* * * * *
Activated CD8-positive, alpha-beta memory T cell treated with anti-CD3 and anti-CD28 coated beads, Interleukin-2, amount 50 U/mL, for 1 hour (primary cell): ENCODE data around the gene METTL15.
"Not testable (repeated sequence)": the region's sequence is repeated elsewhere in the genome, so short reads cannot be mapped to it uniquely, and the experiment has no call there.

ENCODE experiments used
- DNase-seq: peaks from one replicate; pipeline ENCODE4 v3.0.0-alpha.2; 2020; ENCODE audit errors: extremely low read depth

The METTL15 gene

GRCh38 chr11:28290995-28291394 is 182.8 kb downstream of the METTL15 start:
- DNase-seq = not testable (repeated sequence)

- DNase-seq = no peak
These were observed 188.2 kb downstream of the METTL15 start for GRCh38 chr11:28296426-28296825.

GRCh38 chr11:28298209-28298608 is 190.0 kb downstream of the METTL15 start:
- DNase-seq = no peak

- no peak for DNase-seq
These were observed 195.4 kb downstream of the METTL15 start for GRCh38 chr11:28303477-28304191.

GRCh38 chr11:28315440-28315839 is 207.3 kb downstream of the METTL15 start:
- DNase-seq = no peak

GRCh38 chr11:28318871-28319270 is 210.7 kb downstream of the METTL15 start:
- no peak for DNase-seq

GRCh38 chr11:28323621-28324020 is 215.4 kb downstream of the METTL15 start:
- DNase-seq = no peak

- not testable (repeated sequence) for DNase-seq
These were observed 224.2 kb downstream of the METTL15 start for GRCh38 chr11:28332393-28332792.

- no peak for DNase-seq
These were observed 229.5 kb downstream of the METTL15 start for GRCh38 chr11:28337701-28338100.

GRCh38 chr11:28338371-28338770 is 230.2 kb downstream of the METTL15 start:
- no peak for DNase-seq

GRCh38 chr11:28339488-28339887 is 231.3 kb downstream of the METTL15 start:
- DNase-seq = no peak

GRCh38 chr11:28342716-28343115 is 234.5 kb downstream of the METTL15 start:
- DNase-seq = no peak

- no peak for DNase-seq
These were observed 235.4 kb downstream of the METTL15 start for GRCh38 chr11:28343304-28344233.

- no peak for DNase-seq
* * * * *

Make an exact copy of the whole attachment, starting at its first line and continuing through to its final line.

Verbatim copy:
Activated CD8-positive, alpha-beta memory T cell treated with anti-CD3 and anti-CD28 coated beads, Interleukin-2, amount 50 U/mL, for 1 hour (primary cell): ENCODE data around the gene METTL15.
"Not testable (repeated sequence)": the region's sequence is repeated elsewhere in the genome, so short reads cannot be mapped to it uniquely, and the experiment has no call there.

ENCODE experiments used
- DNase-seq: peaks from one replicate; pipeline ENCODE4 v3.0.0-alpha.2; 2020; ENCODE audit errors: extremely low read depth

The METTL15 gene

GRCh38 chr11:28290995-28291394 is 182.8 kb downstream of the METTL15 start:
- DNase-seq = not testable (repeated sequence)

- DNase-seq = no peak
These were observed 188.2 kb downstream of the METTL15 start for GRCh38 chr11:28296426-28296825.

GRCh38 chr11:28298209-28298608 is 190.0 kb downstream of the METTL15 start:
- DNase-seq = no peak

- no peak for DNase-seq
These were observed 195.4 kb downstream of the METTL15 start for GRCh38 chr11:28303477-28304191.

GRCh38 chr11:28315440-28315839 is 207.3 kb downstream of the METTL15 start:
- DNase-seq = no peak

GRCh38 chr11:28318871-28319270 is 210.7 kb downstream of the METTL15 start:
- no peak for DNase-seq

GRCh38 chr11:28323621-28324020 is 215.4 kb downstream of the METTL15 start:
- DNase-seq = no peak

- not testable (repeated sequence) for DNase-seq
These were observed 224.2 kb downstream of the METTL15 start for GRCh38 chr11:28332393-28332792.

- no peak for DNase-seq
These were observed 229.5 kb downstream of the METTL15 start for GRCh38 chr11:28337701-28338100.

GRCh38 chr11:28338371-28338770 is 230.2 kb downstream of the METTL15 start:
- no peak for DNase-seq

GRCh38 chr11:28339488-28339887 is 231.3 kb downstream of the METTL15 start:
- DNase-seq = no peak

GRCh38 chr11:28342716-28343115 is 234.5 kb downstream of the METTL15 start:
- DNase-seq = no peak

- no peak for DNase-seq
These were observed 235.4 kb downstream of the METTL15 start for GRCh38 chr11:28343304-28344233.

- no peak for DNase-seq